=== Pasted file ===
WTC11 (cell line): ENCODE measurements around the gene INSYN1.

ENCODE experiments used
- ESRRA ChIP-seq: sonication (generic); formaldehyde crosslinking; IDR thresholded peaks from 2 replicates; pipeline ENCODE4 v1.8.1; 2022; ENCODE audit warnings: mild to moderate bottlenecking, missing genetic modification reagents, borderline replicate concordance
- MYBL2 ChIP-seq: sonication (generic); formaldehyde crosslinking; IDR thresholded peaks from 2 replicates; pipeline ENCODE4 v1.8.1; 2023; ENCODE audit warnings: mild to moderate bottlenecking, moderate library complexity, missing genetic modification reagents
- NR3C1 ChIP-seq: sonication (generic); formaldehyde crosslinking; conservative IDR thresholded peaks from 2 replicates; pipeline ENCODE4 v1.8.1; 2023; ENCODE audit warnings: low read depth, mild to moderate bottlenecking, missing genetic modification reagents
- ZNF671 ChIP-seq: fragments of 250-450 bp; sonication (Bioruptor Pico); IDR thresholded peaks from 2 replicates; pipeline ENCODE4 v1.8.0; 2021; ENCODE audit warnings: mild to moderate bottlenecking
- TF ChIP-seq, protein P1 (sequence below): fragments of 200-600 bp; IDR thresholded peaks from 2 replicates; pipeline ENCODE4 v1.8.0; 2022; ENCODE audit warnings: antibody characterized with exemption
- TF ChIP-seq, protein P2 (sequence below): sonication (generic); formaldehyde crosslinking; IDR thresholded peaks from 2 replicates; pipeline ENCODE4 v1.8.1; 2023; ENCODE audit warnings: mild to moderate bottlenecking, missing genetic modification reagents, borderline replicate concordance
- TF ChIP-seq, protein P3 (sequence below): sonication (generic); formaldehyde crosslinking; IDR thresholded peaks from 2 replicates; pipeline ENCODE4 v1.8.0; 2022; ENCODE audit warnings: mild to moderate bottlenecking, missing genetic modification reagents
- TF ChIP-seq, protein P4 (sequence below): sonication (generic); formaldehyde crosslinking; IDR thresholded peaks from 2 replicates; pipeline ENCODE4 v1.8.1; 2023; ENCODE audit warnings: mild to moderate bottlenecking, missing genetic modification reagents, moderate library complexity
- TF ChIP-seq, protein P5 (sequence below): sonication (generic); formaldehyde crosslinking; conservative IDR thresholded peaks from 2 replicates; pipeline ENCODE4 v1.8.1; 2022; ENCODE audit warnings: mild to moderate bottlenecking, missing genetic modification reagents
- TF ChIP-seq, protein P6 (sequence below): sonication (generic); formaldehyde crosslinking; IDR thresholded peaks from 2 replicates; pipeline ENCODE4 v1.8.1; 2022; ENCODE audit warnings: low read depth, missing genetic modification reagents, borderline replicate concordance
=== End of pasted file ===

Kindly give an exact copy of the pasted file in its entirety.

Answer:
WTC11 (cell line): ENCODE measurements around the gene INSYN1.

ENCODE experiments used
- ESRRA ChIP-seq: sonication (generic); formaldehyde crosslinking; IDR thresholded peaks from 2 replicates; pipeline ENCODE4 v1.8.1; 2022; ENCODE audit warnings: mild to moderate bottlenecking, missing genetic modification reagents, borderline replicate concordance
- MYBL2 ChIP-seq: sonication (generic); formaldehyde crosslinking; IDR thresholded peaks from 2 replicates; pipeline ENCODE4 v1.8.1; 2023; ENCODE audit warnings: mild to moderate bottlenecking, moderate library complexity, missing genetic modification reagents
- NR3C1 ChIP-seq: sonication (generic); formaldehyde crosslinking; conservative IDR thresholded peaks from 2 replicates; pipeline ENCODE4 v1.8.1; 2023; ENCODE audit warnings: low read depth, mild to moderate bottlenecking, missing genetic modification reagents
- ZNF671 ChIP-seq: fragments of 250-450 bp; sonication (Bioruptor Pico); IDR thresholded peaks from 2 replicates; pipeline ENCODE4 v1.8.0; 2021; ENCODE audit warnings: mild to moderate bottlenecking
- TF ChIP-seq, protein P1 (sequence below): fragments of 200-600 bp; IDR thresholded peaks from 2 replicates; pipeline ENCODE4 v1.8.0; 2022; ENCODE audit warnings: antibody characterized with exemption
- TF ChIP-seq, protein P2 (sequence below): sonication (generic); formaldehyde crosslinking; IDR thresholded peaks from 2 replicates; pipeline ENCODE4 v1.8.1; 2023; ENCODE audit warnings: mild to moderate bottlenecking, missing genetic modification reagents, borderline replicate concordance
- TF ChIP-seq, protein P3 (sequence below): sonication (generic); formaldehyde crosslinking; IDR thresholded peaks from 2 replicates; pipeline ENCODE4 v1.8.0; 2022; ENCODE audit warnings: mild to moderate bottlenecking, missing genetic modification reagents
- TF ChIP-seq, protein P4 (sequence below): sonication (generic); formaldehyde crosslinking; IDR thresholded peaks from 2 replicates; pipeline ENCODE4 v1.8.1; 2023; ENCODE audit warnings: mild to moderate bottlenecking, missing genetic modification reagents, moderate library complexity
- TF ChIP-seq, protein P5 (sequence below): sonication (generic); formaldehyde crosslinking; conservative IDR thresholded peaks from 2 replicates; pipeline ENCODE4 v1.8.1; 2022; ENCODE audit warnings: mild to moderate bottlenecking, missing genetic modification reagents
- TF ChIP-seq, protein P6 (sequence below): sonication (generic); formaldehyde crosslinking; IDR thresholded peaks from 2 replicates; pipeline ENCODE4 v1.8.1; 2022; ENCODE audit warnings: low read depth, missing genetic modification reagents, borderline replicate concordance